In the middle of the action the transfer window opens and the European clubs swoop on the best players - Lucas will be leaving Gremio for Liverpool, and many others will follow him across the Atlantic.

Teams are torn apart in mid-competition. Brazil's leading football magazine Placar publishes a guide to the campaign with photos and statistics of the players.

By the second half of the competition it has to publish another one because the line-ups have changed so much.

The loss of major stars to Europe appears unavoidable. It will happen however Brazilian football is organised.

But it is hard to escape the conclusion that with a better organised structure, one that respects the magic of the big kick-off and has its calendar in harmony with the rest of the world, the domestic Brazilian game could be much healthier.


Got a question about South American football for Tim Vickery? Email him at

Who is Lucas Leiva? What is his true position? And based on a previous article about South American youngsters leaving too early, eg. Gabriel Paletta, is Lucas ready to come to the Premiership just yet?
Mark Williams, Leamington Spa (and many others)

These moves are always a gamble, but I think this is a good one.

He's an exciting player of a type that Brazilian football hasn't produced too many of recently. Of late their central midfielders have tended to be 'holders' who sit and allow the full-backs to push forward.

Lucas is different. He's a big, blonde figure whose power and physical strength comes with attacking ability.

He can pass well and loves to rumble forward. He gets on the scoresheet both with blistering shots from range and from bursting beyond the strikers.

You can certainly imagine him playing alongside Javier Mascherano, for example.

I don't have the same fears for him as I did with Paletta. He's had two full seasons behind him - one helping Gremio win promotion from the second division, and then last year's success when he was chosen as the player of the championship.

In a perfect world you might want him to stay another year before moving on, but (a) Gremio need to sell to balance the books and (b) with Liverpool's strength in depth in central midfield it looks as if his first campaign will be a bedding in season.

With the growing economy of Brazil and the slow eradication of poverty, will Brazilian football suffer because it's generally accepted that most Brazilian footballers, the Ronaldos of this world for example, decide to get into football because of the amount of money involved?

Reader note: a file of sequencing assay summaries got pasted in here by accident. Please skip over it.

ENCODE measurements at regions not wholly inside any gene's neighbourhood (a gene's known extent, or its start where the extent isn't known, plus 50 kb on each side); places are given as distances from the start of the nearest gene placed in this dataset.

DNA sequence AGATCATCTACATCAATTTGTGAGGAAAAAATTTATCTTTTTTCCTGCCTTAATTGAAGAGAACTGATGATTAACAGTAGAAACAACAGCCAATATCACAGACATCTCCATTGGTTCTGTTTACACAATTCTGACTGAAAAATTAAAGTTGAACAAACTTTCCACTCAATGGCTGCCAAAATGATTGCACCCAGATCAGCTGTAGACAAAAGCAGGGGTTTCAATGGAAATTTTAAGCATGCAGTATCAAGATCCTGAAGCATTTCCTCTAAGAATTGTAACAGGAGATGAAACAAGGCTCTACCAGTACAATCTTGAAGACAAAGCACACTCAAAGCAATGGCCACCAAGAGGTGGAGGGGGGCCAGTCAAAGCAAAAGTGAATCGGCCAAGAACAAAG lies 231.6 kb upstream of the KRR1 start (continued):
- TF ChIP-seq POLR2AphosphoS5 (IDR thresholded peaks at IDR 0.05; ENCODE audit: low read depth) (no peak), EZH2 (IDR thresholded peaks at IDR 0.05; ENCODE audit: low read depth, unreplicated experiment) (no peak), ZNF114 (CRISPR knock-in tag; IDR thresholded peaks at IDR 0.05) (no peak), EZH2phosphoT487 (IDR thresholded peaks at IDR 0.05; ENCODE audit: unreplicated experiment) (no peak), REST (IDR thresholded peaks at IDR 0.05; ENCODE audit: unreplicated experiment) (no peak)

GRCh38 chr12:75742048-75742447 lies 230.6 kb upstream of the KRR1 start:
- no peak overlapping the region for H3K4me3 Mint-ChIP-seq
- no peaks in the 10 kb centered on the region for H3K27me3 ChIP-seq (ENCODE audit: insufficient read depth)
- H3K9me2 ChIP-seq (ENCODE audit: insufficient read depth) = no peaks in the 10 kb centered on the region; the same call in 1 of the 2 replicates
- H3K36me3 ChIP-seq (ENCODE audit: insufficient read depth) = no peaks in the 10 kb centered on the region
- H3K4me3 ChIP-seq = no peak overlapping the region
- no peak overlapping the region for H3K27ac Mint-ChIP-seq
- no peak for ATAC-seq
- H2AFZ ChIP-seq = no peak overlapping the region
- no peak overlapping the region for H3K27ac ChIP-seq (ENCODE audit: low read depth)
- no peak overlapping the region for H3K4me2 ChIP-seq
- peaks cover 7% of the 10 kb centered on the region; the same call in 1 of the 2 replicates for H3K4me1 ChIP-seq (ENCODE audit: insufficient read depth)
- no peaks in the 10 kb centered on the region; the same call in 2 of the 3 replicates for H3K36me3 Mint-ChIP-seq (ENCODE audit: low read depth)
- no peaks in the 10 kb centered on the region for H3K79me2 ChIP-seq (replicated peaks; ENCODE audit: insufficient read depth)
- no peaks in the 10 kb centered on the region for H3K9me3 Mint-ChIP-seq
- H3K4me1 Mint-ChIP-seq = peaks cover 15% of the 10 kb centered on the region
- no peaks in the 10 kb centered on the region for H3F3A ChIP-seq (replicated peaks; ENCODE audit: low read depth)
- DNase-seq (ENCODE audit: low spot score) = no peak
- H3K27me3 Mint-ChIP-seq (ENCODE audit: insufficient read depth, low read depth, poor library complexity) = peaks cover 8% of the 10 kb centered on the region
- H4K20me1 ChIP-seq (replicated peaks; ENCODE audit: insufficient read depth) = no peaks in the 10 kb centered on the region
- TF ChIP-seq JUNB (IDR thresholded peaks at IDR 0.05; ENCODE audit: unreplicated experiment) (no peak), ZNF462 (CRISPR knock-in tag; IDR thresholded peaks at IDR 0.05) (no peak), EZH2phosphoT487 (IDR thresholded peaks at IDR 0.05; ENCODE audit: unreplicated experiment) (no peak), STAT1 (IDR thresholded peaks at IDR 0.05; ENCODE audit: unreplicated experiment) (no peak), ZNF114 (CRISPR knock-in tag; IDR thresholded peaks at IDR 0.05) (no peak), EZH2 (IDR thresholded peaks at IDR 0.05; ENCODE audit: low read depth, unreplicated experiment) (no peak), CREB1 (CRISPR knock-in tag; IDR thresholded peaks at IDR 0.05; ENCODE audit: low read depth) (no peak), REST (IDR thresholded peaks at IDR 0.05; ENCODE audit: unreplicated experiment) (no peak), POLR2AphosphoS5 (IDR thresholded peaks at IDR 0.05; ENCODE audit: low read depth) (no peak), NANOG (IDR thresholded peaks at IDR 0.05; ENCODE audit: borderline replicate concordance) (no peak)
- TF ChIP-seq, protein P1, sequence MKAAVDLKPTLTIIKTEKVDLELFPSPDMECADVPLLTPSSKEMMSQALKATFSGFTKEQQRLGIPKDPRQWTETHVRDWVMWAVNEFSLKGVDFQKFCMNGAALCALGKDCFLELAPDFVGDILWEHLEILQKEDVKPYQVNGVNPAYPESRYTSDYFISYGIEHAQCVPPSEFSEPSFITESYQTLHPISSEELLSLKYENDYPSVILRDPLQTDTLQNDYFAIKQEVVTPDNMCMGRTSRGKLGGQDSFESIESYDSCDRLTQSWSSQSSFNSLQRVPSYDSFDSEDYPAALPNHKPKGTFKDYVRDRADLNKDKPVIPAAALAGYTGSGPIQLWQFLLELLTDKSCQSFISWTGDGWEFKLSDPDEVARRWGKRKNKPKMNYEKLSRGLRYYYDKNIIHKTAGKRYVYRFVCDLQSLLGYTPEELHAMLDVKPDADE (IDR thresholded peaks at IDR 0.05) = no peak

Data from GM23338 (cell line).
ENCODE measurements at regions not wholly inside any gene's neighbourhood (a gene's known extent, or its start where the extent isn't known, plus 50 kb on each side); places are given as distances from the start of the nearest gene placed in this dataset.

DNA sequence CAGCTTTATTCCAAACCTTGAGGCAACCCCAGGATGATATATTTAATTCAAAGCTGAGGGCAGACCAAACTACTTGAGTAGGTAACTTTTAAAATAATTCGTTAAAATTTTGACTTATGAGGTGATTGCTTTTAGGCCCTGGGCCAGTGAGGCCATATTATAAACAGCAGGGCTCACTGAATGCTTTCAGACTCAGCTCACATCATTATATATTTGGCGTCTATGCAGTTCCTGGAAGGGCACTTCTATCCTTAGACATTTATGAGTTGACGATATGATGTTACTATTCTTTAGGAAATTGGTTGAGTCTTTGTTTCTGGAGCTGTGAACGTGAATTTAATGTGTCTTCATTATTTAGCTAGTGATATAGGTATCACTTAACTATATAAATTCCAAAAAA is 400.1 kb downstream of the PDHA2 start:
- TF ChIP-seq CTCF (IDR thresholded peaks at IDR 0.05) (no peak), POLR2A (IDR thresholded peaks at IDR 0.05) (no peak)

Jayesh Patel

I think you've been reading some very optimistic articles on the Brazilian economy!

Possibly written by the banks, who, with the highest interest rates in the world, are sitting very pretty.

Social programmes may be reducing hunger, but growth is sluggish, there is mass unemployment and millions earn derisory salaries with little perspective of improvement.

So the financial side of things will continue to be a massive incentive.

Indeed, the increased rewards on offer from football widen the pool of those interested in a career in the game.

Thirty years ago someone like Kaka would probably have become an engineer rather than a footballer.

Some 55 years ago, when the economy was really growing, even a poor kid like Pele had to overcome furious maternal resistance to the idea of becoming a footballer.

So two things - decreased job prospects and increased potential rewards from football - combine to make a career in the game more attractive than ever.

Benitez swoops for Brazilian star
11 May 07 |  Liverpool


The BBC is not responsible for the content of external internet sites

Daily and weekly e-mails | Mobiles | Desktop Tools | News Feeds | Interactive Television | Downloads
Sport Homepage | Football | Cricket | Rugby Union | Rugby League | Tennis | Golf | Motorsport | Boxing | Athletics | Snooker | Horse Racing | Cycling | Disability sport | Olympics 2012 | Sport Relief | Other sport...

Help | Privacy & Cookies Policy | News sources | About the BBC | Contact us